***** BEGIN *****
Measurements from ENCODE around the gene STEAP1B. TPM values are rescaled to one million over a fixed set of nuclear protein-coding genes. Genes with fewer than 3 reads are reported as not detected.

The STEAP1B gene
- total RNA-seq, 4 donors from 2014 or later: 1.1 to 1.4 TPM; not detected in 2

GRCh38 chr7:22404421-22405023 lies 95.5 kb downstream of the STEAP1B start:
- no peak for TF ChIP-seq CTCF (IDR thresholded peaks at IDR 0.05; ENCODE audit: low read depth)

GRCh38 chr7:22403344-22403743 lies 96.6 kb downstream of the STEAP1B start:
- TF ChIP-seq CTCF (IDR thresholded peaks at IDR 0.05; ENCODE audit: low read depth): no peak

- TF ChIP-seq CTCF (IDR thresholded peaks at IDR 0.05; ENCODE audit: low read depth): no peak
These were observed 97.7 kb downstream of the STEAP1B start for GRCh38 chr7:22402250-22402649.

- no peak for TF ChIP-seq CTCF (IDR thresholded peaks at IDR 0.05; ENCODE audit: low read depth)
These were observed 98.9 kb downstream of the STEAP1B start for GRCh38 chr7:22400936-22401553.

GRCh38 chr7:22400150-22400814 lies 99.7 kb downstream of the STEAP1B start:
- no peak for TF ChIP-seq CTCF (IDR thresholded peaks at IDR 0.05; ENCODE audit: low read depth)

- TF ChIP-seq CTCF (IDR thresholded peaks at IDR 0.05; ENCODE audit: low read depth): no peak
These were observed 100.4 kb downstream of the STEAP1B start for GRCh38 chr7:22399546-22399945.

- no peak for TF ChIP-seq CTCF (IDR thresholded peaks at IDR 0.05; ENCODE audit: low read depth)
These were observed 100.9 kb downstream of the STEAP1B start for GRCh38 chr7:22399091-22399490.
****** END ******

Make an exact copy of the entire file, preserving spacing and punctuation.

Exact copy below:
Measurements from ENCODE around the gene STEAP1B. TPM values are rescaled to one million over a fixed set of nuclear protein-coding genes. Genes with fewer than 3 reads are reported as not detected.

The STEAP1B gene
- total RNA-seq, 4 donors from 2014 or later: 1.1 to 1.4 TPM; not detected in 2

GRCh38 chr7:22404421-22405023 lies 95.5 kb downstream of the STEAP1B start:
- no peak for TF ChIP-seq CTCF (IDR thresholded peaks at IDR 0.05; ENCODE audit: low read depth)

GRCh38 chr7:22403344-22403743 lies 96.6 kb downstream of the STEAP1B start:
- TF ChIP-seq CTCF (IDR thresholded peaks at IDR 0.05; ENCODE audit: low read depth): no peak

- TF ChIP-seq CTCF (IDR thresholded peaks at IDR 0.05; ENCODE audit: low read depth): no peak
These were observed 97.7 kb downstream of the STEAP1B start for GRCh38 chr7:22402250-22402649.

- no peak for TF ChIP-seq CTCF (IDR thresholded peaks at IDR 0.05; ENCODE audit: low read depth)
These were observed 98.9 kb downstream of the STEAP1B start for GRCh38 chr7:22400936-22401553.

GRCh38 chr7:22400150-22400814 lies 99.7 kb downstream of the STEAP1B start:
- no peak for TF ChIP-seq CTCF (IDR thresholded peaks at IDR 0.05; ENCODE audit: low read depth)

- TF ChIP-seq CTCF (IDR thresholded peaks at IDR 0.05; ENCODE audit: low read depth): no peak
These were observed 100.4 kb downstream of the STEAP1B start for GRCh38 chr7:22399546-22399945.

- no peak for TF ChIP-seq CTCF (IDR thresholded peaks at IDR 0.05; ENCODE audit: low read depth)
These were observed 100.9 kb downstream of the STEAP1B start for GRCh38 chr7:22399091-22399490.